Specific surface area and pore size distribution are fundamental parameters of many solids. Properties such as porosity, strength, hardness, permeability, separation selectivity, rheology, catalytic activity, dissolution, net density, corrosion, thermal stress resistance, and other physical properties can be directly affected by the porous structure of a material. These properties can be easily investigated using the physisorption or gas adsorption technique provided by the SA-9600 series of surface area analyzers.
Example of gas molecules adsorbing to a surface.
In nature, all surfaces adsorb water or other vapors to satisfy surface energy. After preparation for gas adsorption, known as “Degassing”, is completed, that surface energy can be used to adsorb probe gas molecules. The volume of gas adsorbed on a surface is recorded and plotted versus pressure. From these raw data, several modelling methods can be used to produce useful results. One of the most frequently used and well known is the BET method, named after the developers, Stephen Brunauer, Paul Emmett and Edward Teller. In essence, the BET method permits the calculation of a “theoretical monolayer” of gas molecules. Knowing the number of moles of gas comprising that monolayer and knowing the cross-sectional area of a single gas molecule permits the determination of surface area. Carefully recording the mass of the sample permits the reporting of “specific surface area” typically in meters squared per gram.
As more gas is adsorbed, layer upon layer of gas builds up on the surface of a material. And if porosity is present, larger pores are eventually filled. Additional models can be used to determine pore size distribution from these data.
Surface pores are divided into three categories by their diameters according to the International Union of Pure and Applied Chemistry (IUPAC). Micropores which are 2 nm and smaller, mesopores which are between 2 and 50 nm, and macropores which are greater than 50 nm.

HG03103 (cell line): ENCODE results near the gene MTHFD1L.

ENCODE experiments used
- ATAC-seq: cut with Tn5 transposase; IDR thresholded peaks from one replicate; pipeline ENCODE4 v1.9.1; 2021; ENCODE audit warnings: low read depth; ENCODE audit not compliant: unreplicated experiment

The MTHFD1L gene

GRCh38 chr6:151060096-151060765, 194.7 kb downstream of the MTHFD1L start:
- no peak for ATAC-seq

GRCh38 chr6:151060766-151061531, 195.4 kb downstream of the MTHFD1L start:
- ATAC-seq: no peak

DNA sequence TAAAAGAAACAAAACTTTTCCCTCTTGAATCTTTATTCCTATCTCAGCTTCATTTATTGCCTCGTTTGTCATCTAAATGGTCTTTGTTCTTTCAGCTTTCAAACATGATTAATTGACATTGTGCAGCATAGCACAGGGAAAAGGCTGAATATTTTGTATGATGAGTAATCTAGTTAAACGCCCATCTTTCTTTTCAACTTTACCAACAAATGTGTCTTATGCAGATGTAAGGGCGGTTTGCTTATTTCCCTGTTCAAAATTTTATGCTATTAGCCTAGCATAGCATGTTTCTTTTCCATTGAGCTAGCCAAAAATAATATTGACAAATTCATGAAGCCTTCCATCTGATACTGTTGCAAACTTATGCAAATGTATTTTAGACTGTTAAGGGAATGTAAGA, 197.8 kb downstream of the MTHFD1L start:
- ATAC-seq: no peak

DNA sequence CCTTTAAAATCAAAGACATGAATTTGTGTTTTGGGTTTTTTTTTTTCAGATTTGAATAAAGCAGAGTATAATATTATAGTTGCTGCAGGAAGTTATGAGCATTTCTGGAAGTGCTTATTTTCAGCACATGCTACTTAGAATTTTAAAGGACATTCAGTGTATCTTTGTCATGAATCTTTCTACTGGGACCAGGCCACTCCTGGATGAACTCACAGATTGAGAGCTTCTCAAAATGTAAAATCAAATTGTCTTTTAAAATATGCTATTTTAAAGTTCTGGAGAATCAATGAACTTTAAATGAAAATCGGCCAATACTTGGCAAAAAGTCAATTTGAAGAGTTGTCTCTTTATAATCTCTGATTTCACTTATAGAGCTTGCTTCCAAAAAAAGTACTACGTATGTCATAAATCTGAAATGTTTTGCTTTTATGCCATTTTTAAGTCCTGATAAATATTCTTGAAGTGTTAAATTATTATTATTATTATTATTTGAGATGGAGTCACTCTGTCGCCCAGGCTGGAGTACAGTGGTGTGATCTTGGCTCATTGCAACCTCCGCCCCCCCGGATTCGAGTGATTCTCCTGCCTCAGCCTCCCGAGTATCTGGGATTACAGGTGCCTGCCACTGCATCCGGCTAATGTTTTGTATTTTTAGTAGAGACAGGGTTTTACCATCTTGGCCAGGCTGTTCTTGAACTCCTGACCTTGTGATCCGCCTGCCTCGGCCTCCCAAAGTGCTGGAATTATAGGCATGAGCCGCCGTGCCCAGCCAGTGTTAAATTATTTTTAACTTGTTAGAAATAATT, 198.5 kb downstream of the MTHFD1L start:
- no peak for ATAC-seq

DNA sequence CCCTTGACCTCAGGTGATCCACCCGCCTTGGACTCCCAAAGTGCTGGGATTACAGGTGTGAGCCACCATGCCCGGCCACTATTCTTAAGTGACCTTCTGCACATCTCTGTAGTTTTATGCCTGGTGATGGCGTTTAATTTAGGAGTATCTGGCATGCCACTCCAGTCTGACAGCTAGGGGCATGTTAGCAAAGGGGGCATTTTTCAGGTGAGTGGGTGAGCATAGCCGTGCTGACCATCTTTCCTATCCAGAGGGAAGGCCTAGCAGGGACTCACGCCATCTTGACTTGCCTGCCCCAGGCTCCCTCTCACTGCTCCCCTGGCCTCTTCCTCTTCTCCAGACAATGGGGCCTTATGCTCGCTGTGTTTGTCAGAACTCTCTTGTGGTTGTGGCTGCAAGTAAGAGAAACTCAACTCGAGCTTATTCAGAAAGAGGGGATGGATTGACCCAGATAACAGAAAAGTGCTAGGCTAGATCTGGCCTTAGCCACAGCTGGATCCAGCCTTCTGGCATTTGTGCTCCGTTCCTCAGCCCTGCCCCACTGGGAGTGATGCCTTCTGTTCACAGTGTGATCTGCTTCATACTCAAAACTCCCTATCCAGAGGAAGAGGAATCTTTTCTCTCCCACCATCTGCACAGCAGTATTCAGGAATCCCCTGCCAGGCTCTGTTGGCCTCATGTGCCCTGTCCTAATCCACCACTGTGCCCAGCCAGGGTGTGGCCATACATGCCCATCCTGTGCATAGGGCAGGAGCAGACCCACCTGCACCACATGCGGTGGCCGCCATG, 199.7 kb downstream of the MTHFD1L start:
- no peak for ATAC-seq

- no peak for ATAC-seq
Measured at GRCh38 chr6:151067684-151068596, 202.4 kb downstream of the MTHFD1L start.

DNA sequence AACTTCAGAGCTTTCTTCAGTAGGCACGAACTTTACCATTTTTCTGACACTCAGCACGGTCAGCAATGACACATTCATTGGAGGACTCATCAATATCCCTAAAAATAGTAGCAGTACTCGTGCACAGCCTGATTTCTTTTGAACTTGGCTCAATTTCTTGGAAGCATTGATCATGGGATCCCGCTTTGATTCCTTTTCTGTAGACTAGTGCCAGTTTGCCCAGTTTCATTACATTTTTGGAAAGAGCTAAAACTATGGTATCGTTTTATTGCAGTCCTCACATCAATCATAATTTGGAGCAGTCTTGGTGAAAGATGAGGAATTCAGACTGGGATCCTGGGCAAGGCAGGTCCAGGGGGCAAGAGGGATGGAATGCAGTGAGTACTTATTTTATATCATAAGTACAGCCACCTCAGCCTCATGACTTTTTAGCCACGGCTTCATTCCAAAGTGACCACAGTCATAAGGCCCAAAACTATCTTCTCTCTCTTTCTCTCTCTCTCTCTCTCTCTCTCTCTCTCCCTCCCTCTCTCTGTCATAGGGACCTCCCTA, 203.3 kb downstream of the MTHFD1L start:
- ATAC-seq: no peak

The actual measurement process of physisorption or gas adsorption, requires the sample and sample holder to be cooled, typically using liquid nitrogen, and then exposing the sample to increasing concentrations of nitrogen in a flowing carrier gas – usually helium. As the nitrogen molecules lose thermal energy, the degassed surface energy of the material can adsorb these nitrogen molecules. In a flowing gas adsorption instrument, an automatic calibration is performed followed by an adsorption cycle and then the process is completed by returning the sample to room temperature and a desorption cycle takes place.
Typical single point raw signal of Volts plotted vs Time seen with the SA-9600.
This process can be used one time for a single point measurement, or several times for a multi-point measurement. In general, a surface area result obtained by the multipoint method using nitrogen as the adsorbate may sometimes be more accurate than a single point measurement, but the SA-9600 is built to provide high sensitivity results even with single point analysis. The SA-9600 performs these measurements using the flowing gas method which has several advantages, including high speed of analysis, small footprint, higher reliability as well as lower purchase and ownership costs.
Example of a multi-point analysis from the SA-9600.
Whether one chooses to perform single or multi-point measurements with the SA-9600, the process is completely automated requiring that an operator only select an analysis protocol, input sample identifier and sample mass. The instrument and the onboard computer (or if desired, a separate PC) does the rest! The analysis is performed, and results are calculated and displayed and/or printed and saved.
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